Ever since I learned how to stuff squash blossoms, batter them and fry them, I've looked forward to the summer growing season, which would bring these delicate flowers to market. Seeing squash blossoms was always a treat. // alexandracooks.com

A friend recently reminded me of my several-months-long fixation with quince. I couldn’t experiment enough with the exotic fruit. I bought cases and cases and peeled and poached, making jams and pastes and tarts and cakes. And then, I went green and discovered my beloved quince had traveled all the way from Chili. Alas.

Well, I’ve moved on to squash blossoms. Ever since I learned how to stuff them, batter them and fry them, I’ve looked forward to the summer growing season, which would bring these delicate flowers to market. In Philadelphia, not every market would carry them, however, and the ones that did, would only bring them every so often. Seeing squash blossoms was always a treat.

Imagine my surprise upon running into this at my Sunday San Clemente farmers’ market:

Have you ever scene so many zucchini blossoms in one space at one time? I purchased a half pound for three dollars and set to work. Of course, I battered and fried a few. But I also made something I have been dying to make for years: squash blossom quesadillas. (I even found fresh corn masa at a Mexican market in my town) And with my leftover quesadilla filling, I made a yummy squash-blossom pizza.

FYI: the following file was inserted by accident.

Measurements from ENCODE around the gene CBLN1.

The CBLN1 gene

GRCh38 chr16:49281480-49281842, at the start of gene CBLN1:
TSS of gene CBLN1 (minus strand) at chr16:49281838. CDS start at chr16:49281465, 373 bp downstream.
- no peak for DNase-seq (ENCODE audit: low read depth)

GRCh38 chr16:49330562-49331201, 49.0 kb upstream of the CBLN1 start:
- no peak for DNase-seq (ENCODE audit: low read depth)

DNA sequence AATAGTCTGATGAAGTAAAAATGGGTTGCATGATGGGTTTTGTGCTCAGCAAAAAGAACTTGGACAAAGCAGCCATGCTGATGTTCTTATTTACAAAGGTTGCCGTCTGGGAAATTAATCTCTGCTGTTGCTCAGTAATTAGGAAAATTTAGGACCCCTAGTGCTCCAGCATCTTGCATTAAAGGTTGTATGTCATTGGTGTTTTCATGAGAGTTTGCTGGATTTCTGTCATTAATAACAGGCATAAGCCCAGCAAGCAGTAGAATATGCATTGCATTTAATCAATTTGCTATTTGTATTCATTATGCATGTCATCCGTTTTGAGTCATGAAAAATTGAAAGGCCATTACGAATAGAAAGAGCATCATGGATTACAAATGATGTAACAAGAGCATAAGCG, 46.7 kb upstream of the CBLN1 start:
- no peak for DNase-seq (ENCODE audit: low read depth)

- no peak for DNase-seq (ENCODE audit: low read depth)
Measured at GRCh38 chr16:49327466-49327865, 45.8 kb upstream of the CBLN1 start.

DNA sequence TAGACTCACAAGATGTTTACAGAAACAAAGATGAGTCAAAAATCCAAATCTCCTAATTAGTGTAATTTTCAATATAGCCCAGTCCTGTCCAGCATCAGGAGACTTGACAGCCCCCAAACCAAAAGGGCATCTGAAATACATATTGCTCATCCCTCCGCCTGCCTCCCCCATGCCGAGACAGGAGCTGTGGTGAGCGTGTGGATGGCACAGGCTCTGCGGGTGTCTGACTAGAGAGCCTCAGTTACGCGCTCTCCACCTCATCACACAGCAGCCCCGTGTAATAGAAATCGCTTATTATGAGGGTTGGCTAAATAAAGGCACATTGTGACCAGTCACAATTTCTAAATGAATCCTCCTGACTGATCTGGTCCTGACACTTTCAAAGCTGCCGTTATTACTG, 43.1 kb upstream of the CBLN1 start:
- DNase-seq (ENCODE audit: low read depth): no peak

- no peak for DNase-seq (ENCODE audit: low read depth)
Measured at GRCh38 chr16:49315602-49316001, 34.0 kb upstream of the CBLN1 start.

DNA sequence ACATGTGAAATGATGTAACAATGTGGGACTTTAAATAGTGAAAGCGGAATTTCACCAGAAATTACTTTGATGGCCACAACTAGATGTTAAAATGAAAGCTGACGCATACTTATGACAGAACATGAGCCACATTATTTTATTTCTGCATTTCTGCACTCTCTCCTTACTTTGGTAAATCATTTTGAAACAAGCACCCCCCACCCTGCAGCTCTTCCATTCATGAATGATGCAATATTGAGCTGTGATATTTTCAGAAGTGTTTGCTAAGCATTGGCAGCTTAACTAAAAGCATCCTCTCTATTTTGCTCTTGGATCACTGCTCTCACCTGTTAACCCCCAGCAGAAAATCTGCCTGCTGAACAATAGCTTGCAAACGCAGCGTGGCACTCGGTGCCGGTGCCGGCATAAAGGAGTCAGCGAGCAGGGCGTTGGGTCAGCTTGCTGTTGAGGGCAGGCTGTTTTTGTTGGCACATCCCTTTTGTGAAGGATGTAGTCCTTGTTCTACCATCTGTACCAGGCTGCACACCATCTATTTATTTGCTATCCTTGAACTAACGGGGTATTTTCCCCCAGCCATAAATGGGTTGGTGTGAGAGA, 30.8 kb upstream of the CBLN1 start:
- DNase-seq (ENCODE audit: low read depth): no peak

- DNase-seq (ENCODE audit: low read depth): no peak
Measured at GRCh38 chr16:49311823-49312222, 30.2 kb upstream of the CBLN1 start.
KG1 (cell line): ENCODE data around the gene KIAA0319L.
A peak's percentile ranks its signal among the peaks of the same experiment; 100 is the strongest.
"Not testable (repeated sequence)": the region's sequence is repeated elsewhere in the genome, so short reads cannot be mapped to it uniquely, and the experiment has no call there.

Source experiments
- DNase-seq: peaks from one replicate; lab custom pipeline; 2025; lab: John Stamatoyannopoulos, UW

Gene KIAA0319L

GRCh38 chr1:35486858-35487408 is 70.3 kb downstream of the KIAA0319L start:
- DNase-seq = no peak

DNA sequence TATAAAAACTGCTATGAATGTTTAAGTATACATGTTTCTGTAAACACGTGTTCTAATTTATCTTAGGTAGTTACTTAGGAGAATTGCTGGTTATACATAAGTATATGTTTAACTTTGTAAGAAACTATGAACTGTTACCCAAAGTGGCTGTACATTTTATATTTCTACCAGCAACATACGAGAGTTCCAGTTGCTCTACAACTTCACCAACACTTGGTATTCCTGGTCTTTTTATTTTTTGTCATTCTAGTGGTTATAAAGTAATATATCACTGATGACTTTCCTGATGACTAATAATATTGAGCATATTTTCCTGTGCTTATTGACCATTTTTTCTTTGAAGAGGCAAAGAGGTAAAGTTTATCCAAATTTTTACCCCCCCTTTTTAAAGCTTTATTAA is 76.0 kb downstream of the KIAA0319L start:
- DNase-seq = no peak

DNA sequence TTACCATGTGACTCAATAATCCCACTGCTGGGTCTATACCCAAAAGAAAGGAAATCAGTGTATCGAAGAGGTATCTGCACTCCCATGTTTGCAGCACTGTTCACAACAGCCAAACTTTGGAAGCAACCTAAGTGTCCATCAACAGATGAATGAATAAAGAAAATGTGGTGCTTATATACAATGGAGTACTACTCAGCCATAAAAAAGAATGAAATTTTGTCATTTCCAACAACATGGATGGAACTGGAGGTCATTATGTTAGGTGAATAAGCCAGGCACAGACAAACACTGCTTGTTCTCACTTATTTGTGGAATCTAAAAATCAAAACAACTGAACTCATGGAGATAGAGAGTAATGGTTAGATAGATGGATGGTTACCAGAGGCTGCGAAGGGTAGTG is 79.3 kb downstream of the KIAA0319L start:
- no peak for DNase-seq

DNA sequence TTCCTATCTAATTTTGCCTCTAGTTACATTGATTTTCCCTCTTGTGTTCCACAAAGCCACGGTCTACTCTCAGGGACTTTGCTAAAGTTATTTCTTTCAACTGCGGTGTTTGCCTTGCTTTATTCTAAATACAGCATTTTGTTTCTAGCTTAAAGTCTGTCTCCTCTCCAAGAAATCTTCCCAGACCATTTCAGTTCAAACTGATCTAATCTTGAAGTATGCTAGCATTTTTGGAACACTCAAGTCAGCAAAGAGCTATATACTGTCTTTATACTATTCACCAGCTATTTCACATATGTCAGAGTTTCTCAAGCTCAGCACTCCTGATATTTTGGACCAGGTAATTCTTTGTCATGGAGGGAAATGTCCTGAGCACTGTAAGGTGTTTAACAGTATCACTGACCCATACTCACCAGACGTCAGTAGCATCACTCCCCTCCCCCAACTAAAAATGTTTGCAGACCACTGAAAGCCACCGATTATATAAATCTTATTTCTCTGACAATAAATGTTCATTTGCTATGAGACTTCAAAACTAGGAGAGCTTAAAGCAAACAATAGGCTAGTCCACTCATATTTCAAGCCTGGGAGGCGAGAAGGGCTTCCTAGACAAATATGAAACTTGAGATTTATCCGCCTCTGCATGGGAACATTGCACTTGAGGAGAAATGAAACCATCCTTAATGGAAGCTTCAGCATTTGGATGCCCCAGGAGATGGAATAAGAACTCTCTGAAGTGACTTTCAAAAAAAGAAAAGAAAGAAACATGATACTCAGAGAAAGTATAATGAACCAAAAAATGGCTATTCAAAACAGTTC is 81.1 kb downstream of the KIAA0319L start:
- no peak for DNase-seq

Do you know anything about plant sex? Here’s a little lesson: Squash flowers are either male or female: male flowers are equipped with a stamen, females with a stigma. Males, more plentiful in number, stand on long, thin stems, while the females, sitting on a small, fuzzy green ball, blossom closer to the vine.

Only when a grain of pollen from the stamen lands on the stigma, will this ball turn into a squash. Pollination occurs when bees or other insects travel from flower to flower, or when the wind blows. Using a brush, humans can fertilize the plant as well by collecting pollen from the stamen and painting it onto the stigma.

But here’s the miracle: Pollination can occur on only one day in a blossom’s entire lifetime. Just before dawn, the flowers uncurl; by midday, they begin to close; and by dusk, they close, precluding pollination forever. Few flowers actually ever bear fruit. I know, I know, home gardeners can’t give away enough zucchini during the growing season. I still think it’s amazing.

Pictured below are mini zucchini with the female blossom still attached. The Carlsbad farm growing all of these blossoms promises to bring them to the market every weekend all summer long.

As you can see, I’m on a bit of a pizza kick right now as well. Pictured below is the squash-blossom pizza, a male zucchini flower (picked from my garden), and the edge of a pizza topped with thinly shaved rounds of zucchini, grated Pecorino, sliced mozzarella, red pepper flakes and fresh basil, (currently my favorite preparation).

So, incidentally, my male and female zucchini blossoms mated successfully, producing these three zucchini. I cut them from their stems over the weekend, shaved them into long spaghetti-like ribbons with my mandoline, tossed them with olive oil, lemon juice, salt, pepper and Pecorino, and ate them raw. This salad is not dissimilar to the fresh fava bean and Pecorino salad posted last month.

I don’t have an accurate recipe yet for the squash blossom filling, but I followed instructions given to me by the Carlsbad farmer selling the blossoms and am pretty happy with the results. You basically just sauté an onion until tender, and then add a chopped tomato and the blossoms, and with the pan covered, cook for about five minutes.